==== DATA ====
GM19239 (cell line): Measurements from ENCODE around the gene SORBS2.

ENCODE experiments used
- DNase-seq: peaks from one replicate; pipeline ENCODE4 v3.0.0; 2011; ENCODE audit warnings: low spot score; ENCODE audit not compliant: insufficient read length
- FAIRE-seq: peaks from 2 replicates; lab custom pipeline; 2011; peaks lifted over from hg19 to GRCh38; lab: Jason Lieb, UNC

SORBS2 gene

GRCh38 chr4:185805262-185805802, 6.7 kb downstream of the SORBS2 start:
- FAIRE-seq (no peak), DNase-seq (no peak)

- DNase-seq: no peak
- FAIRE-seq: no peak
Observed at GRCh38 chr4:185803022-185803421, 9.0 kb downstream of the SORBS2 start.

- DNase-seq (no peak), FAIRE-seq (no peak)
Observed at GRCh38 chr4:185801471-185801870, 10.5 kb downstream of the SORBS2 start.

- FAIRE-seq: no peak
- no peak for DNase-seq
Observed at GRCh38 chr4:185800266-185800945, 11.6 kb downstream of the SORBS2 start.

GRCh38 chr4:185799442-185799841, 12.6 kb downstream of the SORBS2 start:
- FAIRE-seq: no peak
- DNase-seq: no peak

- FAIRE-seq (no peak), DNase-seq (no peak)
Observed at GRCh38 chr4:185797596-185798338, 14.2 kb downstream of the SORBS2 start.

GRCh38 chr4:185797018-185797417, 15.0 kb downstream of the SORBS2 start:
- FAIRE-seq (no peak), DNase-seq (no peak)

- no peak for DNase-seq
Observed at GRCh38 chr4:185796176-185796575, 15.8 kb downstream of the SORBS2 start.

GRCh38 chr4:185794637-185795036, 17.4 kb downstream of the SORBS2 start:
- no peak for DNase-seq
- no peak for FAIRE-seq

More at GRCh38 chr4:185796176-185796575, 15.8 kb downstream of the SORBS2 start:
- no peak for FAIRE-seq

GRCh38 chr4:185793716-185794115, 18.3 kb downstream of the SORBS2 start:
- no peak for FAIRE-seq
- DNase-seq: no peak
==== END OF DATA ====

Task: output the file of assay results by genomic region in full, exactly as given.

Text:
GM19239 (cell line): Measurements from ENCODE around the gene SORBS2.

ENCODE experiments used
- DNase-seq: peaks from one replicate; pipeline ENCODE4 v3.0.0; 2011; ENCODE audit warnings: low spot score; ENCODE audit not compliant: insufficient read length
- FAIRE-seq: peaks from 2 replicates; lab custom pipeline; 2011; peaks lifted over from hg19 to GRCh38; lab: Jason Lieb, UNC

SORBS2 gene

GRCh38 chr4:185805262-185805802, 6.7 kb downstream of the SORBS2 start:
- FAIRE-seq (no peak), DNase-seq (no peak)

- DNase-seq: no peak
- FAIRE-seq: no peak
Observed at GRCh38 chr4:185803022-185803421, 9.0 kb downstream of the SORBS2 start.

- DNase-seq (no peak), FAIRE-seq (no peak)
Observed at GRCh38 chr4:185801471-185801870, 10.5 kb downstream of the SORBS2 start.

- FAIRE-seq: no peak
- no peak for DNase-seq
Observed at GRCh38 chr4:185800266-185800945, 11.6 kb downstream of the SORBS2 start.

GRCh38 chr4:185799442-185799841, 12.6 kb downstream of the SORBS2 start:
- FAIRE-seq: no peak
- DNase-seq: no peak

- FAIRE-seq (no peak), DNase-seq (no peak)
Observed at GRCh38 chr4:185797596-185798338, 14.2 kb downstream of the SORBS2 start.

GRCh38 chr4:185797018-185797417, 15.0 kb downstream of the SORBS2 start:
- FAIRE-seq (no peak), DNase-seq (no peak)

- no peak for DNase-seq
Observed at GRCh38 chr4:185796176-185796575, 15.8 kb downstream of the SORBS2 start.

GRCh38 chr4:185794637-185795036, 17.4 kb downstream of the SORBS2 start:
- no peak for DNase-seq
- no peak for FAIRE-seq

More at GRCh38 chr4:185796176-185796575, 15.8 kb downstream of the SORBS2 start:
- no peak for FAIRE-seq

GRCh38 chr4:185793716-185794115, 18.3 kb downstream of the SORBS2 start:
- no peak for FAIRE-seq
- DNase-seq: no peak